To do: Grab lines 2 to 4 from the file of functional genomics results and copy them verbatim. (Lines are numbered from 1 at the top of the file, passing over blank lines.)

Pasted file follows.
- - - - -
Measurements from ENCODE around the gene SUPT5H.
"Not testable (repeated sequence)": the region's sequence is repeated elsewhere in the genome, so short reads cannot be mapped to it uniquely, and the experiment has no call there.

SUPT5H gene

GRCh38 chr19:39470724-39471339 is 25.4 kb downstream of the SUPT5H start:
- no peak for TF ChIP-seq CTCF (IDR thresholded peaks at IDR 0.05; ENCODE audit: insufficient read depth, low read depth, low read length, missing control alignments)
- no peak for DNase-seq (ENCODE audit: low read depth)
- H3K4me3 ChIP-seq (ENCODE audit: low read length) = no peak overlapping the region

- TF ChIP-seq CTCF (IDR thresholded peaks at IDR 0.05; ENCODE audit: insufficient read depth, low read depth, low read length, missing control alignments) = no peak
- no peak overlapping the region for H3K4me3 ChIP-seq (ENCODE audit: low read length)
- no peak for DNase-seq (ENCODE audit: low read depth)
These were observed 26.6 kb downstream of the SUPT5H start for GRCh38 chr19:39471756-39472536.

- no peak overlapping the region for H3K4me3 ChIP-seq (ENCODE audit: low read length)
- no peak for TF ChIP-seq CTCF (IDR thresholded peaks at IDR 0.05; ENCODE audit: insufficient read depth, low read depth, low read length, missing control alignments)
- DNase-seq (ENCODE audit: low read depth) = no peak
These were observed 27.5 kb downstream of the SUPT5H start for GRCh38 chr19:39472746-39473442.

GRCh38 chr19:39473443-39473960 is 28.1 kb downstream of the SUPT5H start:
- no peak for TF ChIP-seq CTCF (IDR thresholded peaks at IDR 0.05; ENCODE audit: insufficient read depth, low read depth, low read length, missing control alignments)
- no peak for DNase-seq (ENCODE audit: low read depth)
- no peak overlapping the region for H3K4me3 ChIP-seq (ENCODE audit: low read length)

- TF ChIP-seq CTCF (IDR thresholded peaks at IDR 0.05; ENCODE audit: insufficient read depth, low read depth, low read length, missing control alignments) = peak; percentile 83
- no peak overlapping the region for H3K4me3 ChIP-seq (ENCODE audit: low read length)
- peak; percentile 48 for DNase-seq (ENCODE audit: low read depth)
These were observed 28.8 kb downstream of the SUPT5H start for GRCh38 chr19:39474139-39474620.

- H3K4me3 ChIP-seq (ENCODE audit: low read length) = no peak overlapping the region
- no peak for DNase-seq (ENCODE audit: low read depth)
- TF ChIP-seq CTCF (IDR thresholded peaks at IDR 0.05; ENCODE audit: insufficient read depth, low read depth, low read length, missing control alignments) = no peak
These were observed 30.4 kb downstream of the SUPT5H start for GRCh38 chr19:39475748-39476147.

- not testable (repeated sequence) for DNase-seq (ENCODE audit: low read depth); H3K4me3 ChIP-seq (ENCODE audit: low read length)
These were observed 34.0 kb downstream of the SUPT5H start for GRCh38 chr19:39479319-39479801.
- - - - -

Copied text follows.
"Not testable (repeated sequence)": the region's sequence is repeated elsewhere in the genome, so short reads cannot be mapped to it uniquely, and the experiment has no call there.

SUPT5H gene

GRCh38 chr19:39470724-39471339 is 25.4 kb downstream of the SUPT5H start: